Castles and Wine of the Loire Valley

by Michaela

About 200 km South from Paris we can find a vast region of the Loire Valley – a region rich in history and wine production. I visited this region twice and it has always been such a charming experience, so I decided that I definitely need to write about it and share my photos here. 

Between the towns Angers and Orléans, along the river Loire and its inflows, there is a huge concentration of mostly Renaissance castles that were built by the French kings or their close relatives. You can see the most important castles on the below map of the Loire Valley. As it is a vast territory and our both trips were only long weekends, we choose to visit a part of the region where the most beautiful castles are located – Loir-et-Cher and Indre-et-Loire (between Tours to Orléans).

Castles in the Loire Valley



This majestic castle situated close to Blois is the biggest castle in the Loire Valley. It is one of the most known castles in France, with 700,000 visitors per year. The works started in the 1st half of the 16th century on the order of the French king Francois I., who unfortunately didn’t spend much time here because he died before the works were finished. Louis XIV managed the works until end, and then he spent his time here hunting and having fun. The interior was equipped in the 18th century, but during the French revolution the furniture was sold. After the French revolution, the castle was owned privately until 1930, the owner died and the castle was given to the state. During the WWII, French valuable art collection (such as Mona Lisa) was stored here.


It is a huge complex with 400 rooms, 80 stairs and 365 chimneys. On each floor in the main part, there are 4 corridors, each on one cardinal point, and they all meet in the middle where you can see the famous Da Vinci’s double-helix staircase (Da Vinci worked as an architect of Francois I).


The domain of more than 5,000 hectares is the largest closed wooded park in Europe. If you wish to discover it better, you can choose from 2, 4, or 8 km walking paths or rent a bike in front of the castle.


Last weekend, we rented bikes here and it was a different experience than just a walk in the park… 


You can wander in the meadows, forest, along the wetlands, observe animals from high seats or admire these dead trees:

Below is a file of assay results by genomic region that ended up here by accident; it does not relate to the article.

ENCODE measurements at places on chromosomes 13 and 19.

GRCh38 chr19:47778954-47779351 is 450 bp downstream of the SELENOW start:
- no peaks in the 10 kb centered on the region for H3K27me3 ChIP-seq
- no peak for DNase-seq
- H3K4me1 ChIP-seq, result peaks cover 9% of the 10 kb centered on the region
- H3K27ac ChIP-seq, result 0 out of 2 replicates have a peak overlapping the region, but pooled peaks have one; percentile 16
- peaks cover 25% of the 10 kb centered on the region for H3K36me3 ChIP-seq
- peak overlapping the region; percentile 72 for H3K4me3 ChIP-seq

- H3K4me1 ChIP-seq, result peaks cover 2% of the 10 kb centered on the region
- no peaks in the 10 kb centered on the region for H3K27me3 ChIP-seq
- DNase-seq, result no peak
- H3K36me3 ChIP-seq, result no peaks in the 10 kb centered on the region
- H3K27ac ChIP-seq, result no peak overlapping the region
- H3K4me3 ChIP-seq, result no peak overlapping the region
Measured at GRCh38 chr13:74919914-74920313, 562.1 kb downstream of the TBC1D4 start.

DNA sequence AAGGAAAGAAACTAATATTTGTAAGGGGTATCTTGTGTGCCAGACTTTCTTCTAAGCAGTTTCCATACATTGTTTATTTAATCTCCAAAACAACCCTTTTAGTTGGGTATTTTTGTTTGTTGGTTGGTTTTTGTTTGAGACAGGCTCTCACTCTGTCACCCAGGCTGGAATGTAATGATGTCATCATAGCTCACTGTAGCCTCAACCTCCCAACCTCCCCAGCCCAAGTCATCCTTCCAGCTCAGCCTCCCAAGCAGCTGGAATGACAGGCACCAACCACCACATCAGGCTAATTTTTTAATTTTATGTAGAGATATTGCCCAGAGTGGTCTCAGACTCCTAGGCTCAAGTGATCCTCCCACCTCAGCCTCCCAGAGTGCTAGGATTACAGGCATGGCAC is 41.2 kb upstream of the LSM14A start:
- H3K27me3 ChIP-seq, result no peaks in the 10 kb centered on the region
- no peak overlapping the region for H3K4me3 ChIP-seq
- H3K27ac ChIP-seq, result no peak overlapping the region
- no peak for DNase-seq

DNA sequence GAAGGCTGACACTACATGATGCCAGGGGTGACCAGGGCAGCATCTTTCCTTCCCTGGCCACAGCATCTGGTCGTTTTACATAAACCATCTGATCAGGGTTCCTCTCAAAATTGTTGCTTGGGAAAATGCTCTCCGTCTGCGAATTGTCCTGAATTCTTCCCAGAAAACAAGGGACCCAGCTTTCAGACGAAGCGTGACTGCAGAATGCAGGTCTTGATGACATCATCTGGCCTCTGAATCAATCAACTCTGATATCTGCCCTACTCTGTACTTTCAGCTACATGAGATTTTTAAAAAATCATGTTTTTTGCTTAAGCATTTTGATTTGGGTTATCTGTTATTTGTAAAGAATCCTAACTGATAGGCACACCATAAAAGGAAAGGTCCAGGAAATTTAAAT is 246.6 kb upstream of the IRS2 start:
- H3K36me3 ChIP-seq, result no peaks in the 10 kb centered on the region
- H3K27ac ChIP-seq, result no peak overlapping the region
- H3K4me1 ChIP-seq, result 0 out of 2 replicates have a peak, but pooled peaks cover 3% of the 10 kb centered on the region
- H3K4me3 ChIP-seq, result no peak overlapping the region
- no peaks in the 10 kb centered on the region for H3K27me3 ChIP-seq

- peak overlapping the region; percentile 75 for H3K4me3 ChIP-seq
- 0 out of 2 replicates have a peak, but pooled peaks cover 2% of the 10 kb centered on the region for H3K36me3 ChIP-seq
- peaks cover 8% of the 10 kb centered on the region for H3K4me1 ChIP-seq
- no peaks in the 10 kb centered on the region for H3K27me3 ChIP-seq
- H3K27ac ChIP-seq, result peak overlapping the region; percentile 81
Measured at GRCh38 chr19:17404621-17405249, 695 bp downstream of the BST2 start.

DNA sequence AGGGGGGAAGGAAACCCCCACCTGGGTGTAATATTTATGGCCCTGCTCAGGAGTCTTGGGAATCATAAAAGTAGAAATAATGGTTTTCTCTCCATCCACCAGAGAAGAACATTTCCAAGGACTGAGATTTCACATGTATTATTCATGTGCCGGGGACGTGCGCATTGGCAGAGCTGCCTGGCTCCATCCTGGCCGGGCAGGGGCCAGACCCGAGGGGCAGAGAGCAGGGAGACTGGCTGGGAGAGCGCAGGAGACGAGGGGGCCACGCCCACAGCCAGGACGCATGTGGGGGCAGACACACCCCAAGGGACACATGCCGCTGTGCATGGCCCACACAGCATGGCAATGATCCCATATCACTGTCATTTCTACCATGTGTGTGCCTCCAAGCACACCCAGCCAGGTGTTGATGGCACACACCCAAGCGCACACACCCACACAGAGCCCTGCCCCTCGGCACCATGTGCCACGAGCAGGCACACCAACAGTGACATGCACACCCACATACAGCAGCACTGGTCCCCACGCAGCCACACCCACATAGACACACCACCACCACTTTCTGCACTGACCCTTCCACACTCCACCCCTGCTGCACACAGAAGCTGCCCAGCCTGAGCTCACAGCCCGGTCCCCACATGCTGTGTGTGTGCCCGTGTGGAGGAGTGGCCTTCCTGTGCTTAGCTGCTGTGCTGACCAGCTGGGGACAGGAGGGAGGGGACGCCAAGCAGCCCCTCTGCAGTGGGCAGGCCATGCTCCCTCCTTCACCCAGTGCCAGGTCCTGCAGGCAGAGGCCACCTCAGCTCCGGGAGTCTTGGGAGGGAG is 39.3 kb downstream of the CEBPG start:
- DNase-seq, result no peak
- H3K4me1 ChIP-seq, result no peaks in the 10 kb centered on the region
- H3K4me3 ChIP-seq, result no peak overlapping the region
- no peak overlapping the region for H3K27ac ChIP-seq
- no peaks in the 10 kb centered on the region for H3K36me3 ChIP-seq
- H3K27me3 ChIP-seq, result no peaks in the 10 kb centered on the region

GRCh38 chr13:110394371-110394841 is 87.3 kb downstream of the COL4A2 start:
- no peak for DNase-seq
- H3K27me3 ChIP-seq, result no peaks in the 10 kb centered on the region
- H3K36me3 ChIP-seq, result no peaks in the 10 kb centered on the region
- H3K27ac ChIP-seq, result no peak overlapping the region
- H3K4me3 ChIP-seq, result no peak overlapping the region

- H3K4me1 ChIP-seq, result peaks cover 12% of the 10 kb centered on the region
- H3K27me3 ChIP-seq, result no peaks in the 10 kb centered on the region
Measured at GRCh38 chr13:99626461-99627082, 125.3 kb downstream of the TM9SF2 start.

dead trees

On our way from the parking to the castle, there is a little market with local products, where you can get cheese, wine, fruit from farms or homemade jams or caramel. I was here once on Friday and once on Sunday and the same market was there both days. I bought strawberries here and they were one of the best strawberries I have eaten since ever. I got also the homemade salty caramel from the lady on the below picture – I still need to use it somehow, but I tasted it before buying and it was delicious!


If you like cookies, you need to go to the local shop! You can try almost all sorts and I guarantee you that you will not leave without at least 1 box. Try the cherry ones – they are amazingly soft and tasty. Others I loved and bought as a present were chocolate-orange ones. I also bought mandarins without tasting, and they are very good, but more crunchy. 


After the shopping on the market, you can do a picnic in the park in front of the castle – very good idea, if it is a sunny day! 🙂 


Official website of Chambord: 



Chenonceau used to be a Royal residence and was marked especially by women such as Diane de Poitiers and Catherine de Medici. After Versailles, Chenonceau is the second most visited castle in France. 


The construction of a Renaissance castle started in the beginning of the 16th century by a French politician Thomas Bohiet, but as he was busy fighting in the Italian wars, his wife – French noblewoman Catherine Briconnet – influenced the architectural decisions. Later the castle was given to Francois I instead of reimbursement of interests. When his son Henry II ascended to the throne, he gave the castle to his mistress, Diane de Poitiers and thanks to her a beautiful French garden was created, and also the bridge connecting the castle with the other bank of the Cher river. After the death of Henry II the castle returned to his wife, Catherine de Medici who gave Chaumont-sur-Loire to Diana as a compensation. In 1576 the double gallery was built on the bridge on the impulse of Catherine – the gallery used to serve as a place for balls. I think she had a great idea – can you imagine dancing above the river? 🙂


She also created second garden and a park. Another women living in the castle were for example Luise Lorraine (widow after Henry III) or Louise Dupin that saved the castle during the French revolution. During the WWI, a hospital was installed in the castle, equipped on the expense of the family Menier (chocolate manufacturers).